For some reason, the true toll that auto accidents take on us as a society seems to fly under the radar. People just do not think about the fatality rates as much as they do when those rates come from other sources.
In 2019, for instance, the National Safety Council estimates that 38,800 people passed away in these accidents. As high as that is, it was a drop of 2 percent from the year before. All told, we typically lose more than 100 people every single day to car accidents.
Even so, everyone drives. There is very little outrage. If you asked someone who was getting into their car at the supermarket how worried they were about dying in a wreck on the way home, they wouldn’t be all that worried. They’d probably look at you strangely for asking — despite the fact that this is one of the top killers for young people in the U.S.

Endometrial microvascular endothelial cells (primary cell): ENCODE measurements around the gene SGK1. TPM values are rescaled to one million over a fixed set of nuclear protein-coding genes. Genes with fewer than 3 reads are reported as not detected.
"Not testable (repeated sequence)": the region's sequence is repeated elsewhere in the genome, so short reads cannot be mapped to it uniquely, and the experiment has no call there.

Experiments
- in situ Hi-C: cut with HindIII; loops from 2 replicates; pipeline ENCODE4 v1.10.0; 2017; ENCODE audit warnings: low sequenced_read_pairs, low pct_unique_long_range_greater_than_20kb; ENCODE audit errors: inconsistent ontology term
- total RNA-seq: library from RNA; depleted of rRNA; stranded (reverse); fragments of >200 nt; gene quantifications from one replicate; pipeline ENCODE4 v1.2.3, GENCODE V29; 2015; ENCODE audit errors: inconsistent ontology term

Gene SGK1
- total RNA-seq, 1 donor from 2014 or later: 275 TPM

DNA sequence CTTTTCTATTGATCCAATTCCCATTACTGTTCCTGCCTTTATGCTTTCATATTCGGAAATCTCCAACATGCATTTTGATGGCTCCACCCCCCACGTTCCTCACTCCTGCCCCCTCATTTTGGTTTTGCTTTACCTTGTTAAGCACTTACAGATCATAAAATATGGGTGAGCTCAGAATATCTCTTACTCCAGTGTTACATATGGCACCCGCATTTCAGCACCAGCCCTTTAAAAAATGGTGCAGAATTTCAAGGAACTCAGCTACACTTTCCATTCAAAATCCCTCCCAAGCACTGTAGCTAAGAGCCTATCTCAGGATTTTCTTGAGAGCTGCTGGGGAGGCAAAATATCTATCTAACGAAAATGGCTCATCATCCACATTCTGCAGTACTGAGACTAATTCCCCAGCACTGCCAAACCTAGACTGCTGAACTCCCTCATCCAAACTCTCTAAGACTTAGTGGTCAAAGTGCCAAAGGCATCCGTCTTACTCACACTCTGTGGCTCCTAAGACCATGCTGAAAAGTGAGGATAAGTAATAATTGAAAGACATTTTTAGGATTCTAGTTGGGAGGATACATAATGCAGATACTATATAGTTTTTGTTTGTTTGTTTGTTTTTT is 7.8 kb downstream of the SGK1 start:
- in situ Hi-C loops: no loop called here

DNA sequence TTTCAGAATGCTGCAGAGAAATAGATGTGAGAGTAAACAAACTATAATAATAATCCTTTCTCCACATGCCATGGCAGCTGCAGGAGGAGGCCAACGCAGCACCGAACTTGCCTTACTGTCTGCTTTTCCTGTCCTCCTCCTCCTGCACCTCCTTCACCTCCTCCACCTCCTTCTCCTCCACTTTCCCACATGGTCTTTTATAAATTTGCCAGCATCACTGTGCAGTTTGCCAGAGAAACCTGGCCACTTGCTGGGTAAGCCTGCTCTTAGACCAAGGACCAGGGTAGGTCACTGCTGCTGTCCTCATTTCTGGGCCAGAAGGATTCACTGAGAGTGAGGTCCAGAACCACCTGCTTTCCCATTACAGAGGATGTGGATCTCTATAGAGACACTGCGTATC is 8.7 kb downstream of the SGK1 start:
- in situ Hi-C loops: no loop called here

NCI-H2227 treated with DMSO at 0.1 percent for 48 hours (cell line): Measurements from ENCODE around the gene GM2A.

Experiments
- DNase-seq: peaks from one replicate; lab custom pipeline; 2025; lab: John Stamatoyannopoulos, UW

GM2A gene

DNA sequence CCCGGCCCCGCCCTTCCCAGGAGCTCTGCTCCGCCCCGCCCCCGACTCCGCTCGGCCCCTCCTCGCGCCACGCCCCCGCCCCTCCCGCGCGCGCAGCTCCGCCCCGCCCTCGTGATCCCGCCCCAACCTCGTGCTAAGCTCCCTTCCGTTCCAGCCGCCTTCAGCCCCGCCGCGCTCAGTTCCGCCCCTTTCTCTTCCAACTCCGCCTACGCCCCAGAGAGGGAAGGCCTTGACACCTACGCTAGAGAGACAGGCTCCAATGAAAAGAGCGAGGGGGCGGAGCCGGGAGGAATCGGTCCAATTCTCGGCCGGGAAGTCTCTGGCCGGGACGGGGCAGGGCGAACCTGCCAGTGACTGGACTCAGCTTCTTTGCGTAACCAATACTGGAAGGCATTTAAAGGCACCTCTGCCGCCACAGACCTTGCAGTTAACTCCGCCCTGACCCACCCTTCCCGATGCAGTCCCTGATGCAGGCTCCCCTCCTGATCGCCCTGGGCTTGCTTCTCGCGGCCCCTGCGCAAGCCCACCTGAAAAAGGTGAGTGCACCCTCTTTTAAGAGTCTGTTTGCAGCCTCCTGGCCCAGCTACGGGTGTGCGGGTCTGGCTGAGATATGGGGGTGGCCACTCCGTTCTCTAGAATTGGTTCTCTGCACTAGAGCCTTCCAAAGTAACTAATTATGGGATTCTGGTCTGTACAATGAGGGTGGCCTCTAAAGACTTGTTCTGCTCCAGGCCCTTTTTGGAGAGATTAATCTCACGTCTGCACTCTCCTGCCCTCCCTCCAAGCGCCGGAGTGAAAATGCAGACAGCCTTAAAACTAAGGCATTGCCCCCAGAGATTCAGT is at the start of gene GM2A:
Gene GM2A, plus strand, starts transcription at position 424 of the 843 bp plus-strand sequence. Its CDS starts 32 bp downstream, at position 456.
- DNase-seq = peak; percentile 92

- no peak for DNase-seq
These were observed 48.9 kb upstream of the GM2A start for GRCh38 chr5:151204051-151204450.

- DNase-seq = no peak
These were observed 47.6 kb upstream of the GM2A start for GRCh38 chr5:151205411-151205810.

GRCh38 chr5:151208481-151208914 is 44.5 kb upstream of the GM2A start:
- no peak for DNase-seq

As one expert put it in an interview with Forbes, people would demand that the airlines were shut down if a plane carrying 100 or so people crashed every single day, killing all on board. Even thinking of that happening once a week is astounding.
But that is what happens with car accidents right now, and it has been happening for years. Why is it that we’re so quick to overlook these deaths or assume that they’re going to happen to someone else?
It is important to actually understand the risks that you face on the road. If you lose a loved one in a crash, be sure you know what steps to take.